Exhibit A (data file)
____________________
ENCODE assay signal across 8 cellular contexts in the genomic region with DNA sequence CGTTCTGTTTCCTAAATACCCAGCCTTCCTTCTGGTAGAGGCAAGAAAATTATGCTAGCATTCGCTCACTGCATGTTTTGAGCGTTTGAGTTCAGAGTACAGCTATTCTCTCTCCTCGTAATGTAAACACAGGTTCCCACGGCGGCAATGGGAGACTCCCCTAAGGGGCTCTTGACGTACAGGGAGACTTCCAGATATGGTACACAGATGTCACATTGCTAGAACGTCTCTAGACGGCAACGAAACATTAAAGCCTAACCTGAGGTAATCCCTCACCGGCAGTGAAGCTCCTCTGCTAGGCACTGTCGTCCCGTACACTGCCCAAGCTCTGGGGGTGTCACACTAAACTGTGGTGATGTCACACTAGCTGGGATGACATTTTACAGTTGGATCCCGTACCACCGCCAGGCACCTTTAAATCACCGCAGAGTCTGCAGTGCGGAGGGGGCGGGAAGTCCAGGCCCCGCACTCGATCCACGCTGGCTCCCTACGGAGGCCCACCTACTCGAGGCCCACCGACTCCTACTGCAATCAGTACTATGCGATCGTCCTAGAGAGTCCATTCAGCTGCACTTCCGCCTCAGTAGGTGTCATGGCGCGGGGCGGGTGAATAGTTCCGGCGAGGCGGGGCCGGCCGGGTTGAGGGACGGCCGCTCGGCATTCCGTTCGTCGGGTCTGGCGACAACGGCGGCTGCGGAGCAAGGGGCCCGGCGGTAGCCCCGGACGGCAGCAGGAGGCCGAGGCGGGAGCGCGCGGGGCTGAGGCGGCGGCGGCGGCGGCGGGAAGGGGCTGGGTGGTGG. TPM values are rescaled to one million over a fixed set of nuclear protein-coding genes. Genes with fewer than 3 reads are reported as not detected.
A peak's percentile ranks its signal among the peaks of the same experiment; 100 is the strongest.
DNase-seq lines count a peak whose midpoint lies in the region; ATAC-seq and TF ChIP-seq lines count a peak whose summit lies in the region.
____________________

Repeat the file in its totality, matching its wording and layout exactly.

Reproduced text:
ENCODE assay signal across 8 cellular contexts in the genomic region with DNA sequence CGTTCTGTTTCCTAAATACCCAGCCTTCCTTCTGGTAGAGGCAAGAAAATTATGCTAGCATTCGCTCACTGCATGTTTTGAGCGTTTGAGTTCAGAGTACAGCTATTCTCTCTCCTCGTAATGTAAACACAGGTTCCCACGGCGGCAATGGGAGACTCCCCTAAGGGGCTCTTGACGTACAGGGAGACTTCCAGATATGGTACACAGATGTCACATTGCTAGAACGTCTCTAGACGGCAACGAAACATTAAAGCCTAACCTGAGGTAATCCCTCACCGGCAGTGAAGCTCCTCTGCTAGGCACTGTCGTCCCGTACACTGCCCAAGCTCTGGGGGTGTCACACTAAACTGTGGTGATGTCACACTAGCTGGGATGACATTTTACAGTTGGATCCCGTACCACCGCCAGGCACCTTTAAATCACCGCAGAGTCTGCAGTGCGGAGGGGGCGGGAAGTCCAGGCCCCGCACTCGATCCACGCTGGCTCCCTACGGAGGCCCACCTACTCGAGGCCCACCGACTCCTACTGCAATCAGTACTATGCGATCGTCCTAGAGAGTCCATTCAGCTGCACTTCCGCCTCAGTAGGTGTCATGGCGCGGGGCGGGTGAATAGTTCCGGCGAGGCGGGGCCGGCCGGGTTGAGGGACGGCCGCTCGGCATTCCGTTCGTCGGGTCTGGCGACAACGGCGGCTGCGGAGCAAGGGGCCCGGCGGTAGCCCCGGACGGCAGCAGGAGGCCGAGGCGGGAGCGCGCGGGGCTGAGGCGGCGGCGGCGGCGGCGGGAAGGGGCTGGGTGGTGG. TPM values are rescaled to one million over a fixed set of nuclear protein-coding genes. Genes with fewer than 3 reads are reported as not detected.
A peak's percentile ranks its signal among the peaks of the same experiment; 100 is the strongest.
DNase-seq lines count a peak whose midpoint lies in the region; ATAC-seq and TF ChIP-seq lines count a peak whose summit lies in the region.